The race is 1049 miles long. They have checkpoints along the way.  They are mandated to take one 8 hour break, and one 24 hour break during the entire race.  Vets are stationed at each checkpoint to look over the dogs, help keep them healthy.  Other than that, they keep racing.  It's not uncommon for the racer to fall asleep standing on the sled.  

During the race, due to a major solar flare, the Northern Lights were very intense.  I can't imagine how spectacular the views were! 

The race ended in just over 8 days.  John Baker did not win. (I think he was in 22nd)... And at the moment I can't remember which of the Seavey's won (there were 2, father and son. They came in 1st and 2nd).  Christian Turner, from Australia came in 15th.  Quite impressive! I know full well, I wouldn't handle that long of a race. Frostbite and I are not good friends.  But I would love to ride on a sled for a short sprint.  I think it would be amazing!!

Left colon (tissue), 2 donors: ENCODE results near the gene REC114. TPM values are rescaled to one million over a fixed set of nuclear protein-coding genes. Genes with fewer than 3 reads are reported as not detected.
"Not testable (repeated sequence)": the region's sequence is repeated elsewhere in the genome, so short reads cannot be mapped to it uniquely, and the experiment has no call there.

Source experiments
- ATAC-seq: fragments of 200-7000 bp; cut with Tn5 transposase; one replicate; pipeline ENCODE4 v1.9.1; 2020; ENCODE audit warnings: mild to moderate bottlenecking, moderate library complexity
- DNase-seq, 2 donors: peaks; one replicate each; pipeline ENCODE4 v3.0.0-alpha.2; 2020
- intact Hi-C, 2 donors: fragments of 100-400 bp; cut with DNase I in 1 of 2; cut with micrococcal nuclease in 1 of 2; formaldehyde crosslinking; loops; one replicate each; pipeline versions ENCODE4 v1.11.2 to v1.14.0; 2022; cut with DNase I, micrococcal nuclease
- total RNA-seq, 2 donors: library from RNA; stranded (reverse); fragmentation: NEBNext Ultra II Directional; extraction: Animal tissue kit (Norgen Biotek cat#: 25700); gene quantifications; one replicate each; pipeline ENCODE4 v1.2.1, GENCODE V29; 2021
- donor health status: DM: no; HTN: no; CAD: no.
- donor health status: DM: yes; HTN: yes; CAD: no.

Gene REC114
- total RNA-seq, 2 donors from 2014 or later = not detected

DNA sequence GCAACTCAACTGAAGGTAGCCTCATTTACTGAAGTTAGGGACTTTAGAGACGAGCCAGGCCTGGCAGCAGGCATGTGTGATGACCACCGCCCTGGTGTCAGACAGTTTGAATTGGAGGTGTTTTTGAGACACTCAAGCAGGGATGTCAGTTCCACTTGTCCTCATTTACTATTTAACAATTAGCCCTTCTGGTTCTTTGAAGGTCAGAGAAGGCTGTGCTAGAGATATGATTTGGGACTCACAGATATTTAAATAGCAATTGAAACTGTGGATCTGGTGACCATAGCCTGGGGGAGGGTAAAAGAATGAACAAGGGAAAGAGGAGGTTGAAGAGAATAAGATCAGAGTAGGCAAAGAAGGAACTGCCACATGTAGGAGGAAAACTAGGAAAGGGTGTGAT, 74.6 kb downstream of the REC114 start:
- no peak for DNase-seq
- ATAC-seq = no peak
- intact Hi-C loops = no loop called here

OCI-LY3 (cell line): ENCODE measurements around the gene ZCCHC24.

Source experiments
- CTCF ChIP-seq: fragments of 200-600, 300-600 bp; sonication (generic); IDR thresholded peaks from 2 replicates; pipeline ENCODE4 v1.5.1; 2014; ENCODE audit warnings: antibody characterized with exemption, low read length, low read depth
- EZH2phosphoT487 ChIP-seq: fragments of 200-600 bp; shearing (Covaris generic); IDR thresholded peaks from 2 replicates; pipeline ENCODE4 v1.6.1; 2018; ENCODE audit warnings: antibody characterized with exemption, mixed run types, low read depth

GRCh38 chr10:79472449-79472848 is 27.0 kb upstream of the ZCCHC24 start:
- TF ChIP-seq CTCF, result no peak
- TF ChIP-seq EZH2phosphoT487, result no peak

Tuesday, March 3, 2015

Potters Marsh

Just south of town is a wildlife area called Potter's Marsh.  They have built a boardwalk around the area so you can actually walk around and see what a marsh really is without disrupting the wildlife ... and getting soggy and cold along the way.  I can't say I'd ever been to a marsh before.  But it was very interesting, and as spring comes, I anticipate a lot more interest  in what happens there.

My Dad visited Alaska last summer and I remember him showing us pictures of Potters Marsh in August... with lots of dead salmon.  I remember thinking it must have been smelly.  The day I was there, was a crisp, breezy day, but not overly cold.  I had a sweater on and along as I didn't sit too long in one spot, I was ok.